As you’d expect units are organised into commands/brigades – I shall now call them commands for reasons of clarity I hope! In our game the Infantry commands were of 4 battalions, with one command on each side also including a battery. The cavalry commands all contained 2 units – which I must admit I thought of as regiments because that’s how they presented on the table, eg. one Russian cavalry brigade was made up of 1 hussar and 1 uhlan unit. One problem is that these commands were called Divisions. This I thought at the time was going to cause confusion. BTW to confuse the issue a little more I suspect there are (optional?) rules for multi command groupings more analogous to the conventional French type Division of multiple brigades.

    I think that the idea behind the lists is to give guidance to those that need guidance. I discussed gamers making their own forces in the privacy of their homes and that was not seen as an issue. What they are hoping to do with the lists is to encourage people not to have an army made up of guard and cuirassiers. As with most rule army lists I personally would toss them out the window and do what I think is historically best for what I am modelling. For me that would mean creating 2 or 3 command groups for each real/historic 1813 Prussian brigade with a battery (probably attached to one of the commands) and of course the cavalry unit in a command of it own.

    I’m not so sure about single unit commands. I would look at fielding my brigade cavalry regiment (1st Lieb Hussars in the 3rd Brigade) as two units – they had the full regiment present with a reasonable body count and a reasonable number of attached volunteer jager so that they were quite large compared to your average 1813 French cavalry regiment – at least I think so as I’m many many many miles from my source books. This potentially abusive manipulation may or may not fly! On the plus side it would give me an excuse to get some more Lieb Hussars and make using their volunteer jager easier. 8O)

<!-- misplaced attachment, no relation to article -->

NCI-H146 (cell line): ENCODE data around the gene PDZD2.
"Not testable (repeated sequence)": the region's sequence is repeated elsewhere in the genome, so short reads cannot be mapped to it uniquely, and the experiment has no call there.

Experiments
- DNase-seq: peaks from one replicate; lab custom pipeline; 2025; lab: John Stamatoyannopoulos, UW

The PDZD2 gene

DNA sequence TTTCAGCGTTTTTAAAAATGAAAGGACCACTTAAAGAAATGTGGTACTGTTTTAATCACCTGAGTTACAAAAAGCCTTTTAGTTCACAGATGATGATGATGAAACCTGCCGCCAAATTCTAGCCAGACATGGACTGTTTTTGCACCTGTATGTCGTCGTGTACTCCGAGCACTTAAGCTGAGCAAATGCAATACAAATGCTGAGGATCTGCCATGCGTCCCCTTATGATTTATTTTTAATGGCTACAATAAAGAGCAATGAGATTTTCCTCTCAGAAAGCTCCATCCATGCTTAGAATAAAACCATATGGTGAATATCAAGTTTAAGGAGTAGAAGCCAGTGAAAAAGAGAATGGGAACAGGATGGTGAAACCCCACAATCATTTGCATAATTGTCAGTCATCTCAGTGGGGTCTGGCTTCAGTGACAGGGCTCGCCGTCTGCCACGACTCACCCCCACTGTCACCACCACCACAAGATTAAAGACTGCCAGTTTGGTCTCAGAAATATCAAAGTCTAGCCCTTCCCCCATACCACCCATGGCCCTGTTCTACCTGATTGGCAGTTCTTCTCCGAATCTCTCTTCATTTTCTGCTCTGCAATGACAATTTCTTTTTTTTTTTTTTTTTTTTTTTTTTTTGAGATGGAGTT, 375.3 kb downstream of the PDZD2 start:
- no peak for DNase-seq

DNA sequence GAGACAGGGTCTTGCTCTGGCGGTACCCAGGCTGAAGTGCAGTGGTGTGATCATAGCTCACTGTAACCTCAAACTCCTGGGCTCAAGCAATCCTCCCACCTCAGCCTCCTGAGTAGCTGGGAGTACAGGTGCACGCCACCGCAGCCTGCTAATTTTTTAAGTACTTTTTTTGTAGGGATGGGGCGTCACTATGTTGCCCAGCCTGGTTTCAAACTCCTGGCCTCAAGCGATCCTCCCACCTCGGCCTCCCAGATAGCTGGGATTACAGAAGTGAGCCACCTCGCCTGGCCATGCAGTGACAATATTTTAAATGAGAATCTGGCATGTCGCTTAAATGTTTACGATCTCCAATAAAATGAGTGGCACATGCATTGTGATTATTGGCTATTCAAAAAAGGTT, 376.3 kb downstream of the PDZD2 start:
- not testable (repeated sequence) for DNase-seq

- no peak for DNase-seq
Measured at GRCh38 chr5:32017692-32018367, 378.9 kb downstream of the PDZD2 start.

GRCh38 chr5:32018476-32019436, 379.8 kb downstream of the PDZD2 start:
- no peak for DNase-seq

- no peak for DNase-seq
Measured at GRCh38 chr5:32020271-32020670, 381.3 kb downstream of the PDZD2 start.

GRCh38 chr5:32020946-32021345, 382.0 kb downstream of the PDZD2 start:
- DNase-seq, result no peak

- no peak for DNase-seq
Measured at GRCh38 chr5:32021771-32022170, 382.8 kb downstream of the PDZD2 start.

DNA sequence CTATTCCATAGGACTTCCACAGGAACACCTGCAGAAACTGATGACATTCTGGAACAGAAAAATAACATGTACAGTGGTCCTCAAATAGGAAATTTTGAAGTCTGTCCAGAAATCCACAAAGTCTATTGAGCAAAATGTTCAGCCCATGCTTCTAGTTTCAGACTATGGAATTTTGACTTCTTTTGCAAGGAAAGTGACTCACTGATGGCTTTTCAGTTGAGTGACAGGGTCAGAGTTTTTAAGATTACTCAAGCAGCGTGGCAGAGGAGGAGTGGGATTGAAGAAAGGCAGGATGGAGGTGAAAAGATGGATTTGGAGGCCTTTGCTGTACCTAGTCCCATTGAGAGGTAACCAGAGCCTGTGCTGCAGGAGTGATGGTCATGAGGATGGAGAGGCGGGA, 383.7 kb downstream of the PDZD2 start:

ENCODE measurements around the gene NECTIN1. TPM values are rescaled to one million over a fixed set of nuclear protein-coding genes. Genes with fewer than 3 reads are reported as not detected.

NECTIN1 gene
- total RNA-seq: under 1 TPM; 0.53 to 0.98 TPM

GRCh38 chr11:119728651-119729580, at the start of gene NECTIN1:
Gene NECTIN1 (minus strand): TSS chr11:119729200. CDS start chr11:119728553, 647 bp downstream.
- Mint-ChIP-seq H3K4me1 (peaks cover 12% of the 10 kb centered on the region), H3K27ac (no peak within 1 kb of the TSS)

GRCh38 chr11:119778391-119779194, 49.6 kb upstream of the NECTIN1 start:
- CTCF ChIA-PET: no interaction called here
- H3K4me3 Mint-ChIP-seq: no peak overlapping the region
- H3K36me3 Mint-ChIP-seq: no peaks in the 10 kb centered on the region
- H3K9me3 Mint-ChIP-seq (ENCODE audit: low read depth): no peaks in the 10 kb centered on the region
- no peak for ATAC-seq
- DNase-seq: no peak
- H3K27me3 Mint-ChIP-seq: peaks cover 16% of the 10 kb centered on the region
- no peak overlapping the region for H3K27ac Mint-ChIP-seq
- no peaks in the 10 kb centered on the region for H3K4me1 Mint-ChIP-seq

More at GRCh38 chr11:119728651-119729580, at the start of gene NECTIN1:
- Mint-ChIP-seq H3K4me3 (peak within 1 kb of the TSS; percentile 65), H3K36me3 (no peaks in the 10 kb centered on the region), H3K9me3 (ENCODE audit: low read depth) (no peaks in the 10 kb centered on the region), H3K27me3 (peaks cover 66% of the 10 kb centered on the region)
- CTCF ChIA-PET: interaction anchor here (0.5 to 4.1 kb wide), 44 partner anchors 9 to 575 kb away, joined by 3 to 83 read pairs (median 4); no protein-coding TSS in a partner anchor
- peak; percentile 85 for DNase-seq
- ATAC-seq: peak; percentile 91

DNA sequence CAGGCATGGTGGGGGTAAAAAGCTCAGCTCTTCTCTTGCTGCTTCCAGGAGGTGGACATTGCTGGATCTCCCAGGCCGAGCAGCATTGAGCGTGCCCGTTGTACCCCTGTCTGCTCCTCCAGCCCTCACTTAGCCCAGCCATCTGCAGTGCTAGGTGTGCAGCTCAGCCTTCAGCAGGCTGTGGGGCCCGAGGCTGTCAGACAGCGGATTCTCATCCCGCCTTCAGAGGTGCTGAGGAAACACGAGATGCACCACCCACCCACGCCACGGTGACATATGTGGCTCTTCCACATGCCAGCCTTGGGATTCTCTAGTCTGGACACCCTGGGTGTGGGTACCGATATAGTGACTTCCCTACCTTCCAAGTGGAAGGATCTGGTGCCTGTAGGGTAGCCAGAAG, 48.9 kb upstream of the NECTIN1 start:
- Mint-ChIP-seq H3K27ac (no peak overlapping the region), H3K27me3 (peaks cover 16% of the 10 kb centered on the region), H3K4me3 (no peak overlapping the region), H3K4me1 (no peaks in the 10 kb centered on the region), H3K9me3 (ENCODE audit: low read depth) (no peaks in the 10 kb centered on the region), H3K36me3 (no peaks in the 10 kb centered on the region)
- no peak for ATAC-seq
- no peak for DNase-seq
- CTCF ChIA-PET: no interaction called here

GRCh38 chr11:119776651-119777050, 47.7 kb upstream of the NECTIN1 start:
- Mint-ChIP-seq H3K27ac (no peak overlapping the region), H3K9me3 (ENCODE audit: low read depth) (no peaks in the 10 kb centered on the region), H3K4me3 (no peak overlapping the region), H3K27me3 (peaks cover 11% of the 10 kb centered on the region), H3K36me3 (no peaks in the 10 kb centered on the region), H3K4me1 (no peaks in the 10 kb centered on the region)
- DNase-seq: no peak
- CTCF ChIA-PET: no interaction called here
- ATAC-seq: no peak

Certainly having the whole historic brigade as 1 command (of 13 units in 3rd brigades case – 1* grenadier, 3*line, 3*reserve, 4*landwehr, 1* artillery, 1*cavalry) in the game would not work as the ability of units in the brigade to do some things degrades as the command looses units. The command would effectively be paralysed well before it should be in reality. 13 units in one brigade is way to big for the gaming mechanisms, not to mention that it would not accurately reflect the historic ‘kampfgruppe’ aspect of the 1813 Prussian brigade.

    The rules work at a unit level. It does not count figures/elements/bases. So no rebasing required and you can have whatever sized units you want. All that is required is that the units on the table are based fairly consistently. This is all a good thing IMHO.

    There is no figure removal but you must somehow track fatigue/casualties (1 figure for both) for each unit. We used tiddly wink type counters on the day. Not removing casualties works for me.

    The rules had some interesting mechanisms. In particular life is alot freer and easier for units at a distance from the enemy when they can freely move as is the case in most wargames. Get in in close proximity to the enemy though and things get a lot more interesting, tense and challenging.

    Some areas of the rules seemed overly fussy for my liking but I’ll reserve judgement until I’ve read the rules, thought them over a bit and perhaps understand them more. If I don’t like bits of rules I tend to change them. These rules will not break that habit I suspect.

    I enjoyed my day at Foundry, and that includes the game, and would like to thank the Foundry staff for their hospitality and my fellow gamers for putting up with my obtuse command decisions!

    Hopefully the above makes some sort of sense as it’s way past my bed time and it’s been a long day.

    Salute
    von Peter himself

  2. Robert said

    I probably wont be buying the rules any time soon for no other reason than I just shelled out a considerable amount of coinage on some 18th C. books and on commissioning some figure painting, but the organizational section of any rule set is not something that I have ever heeded much anyway.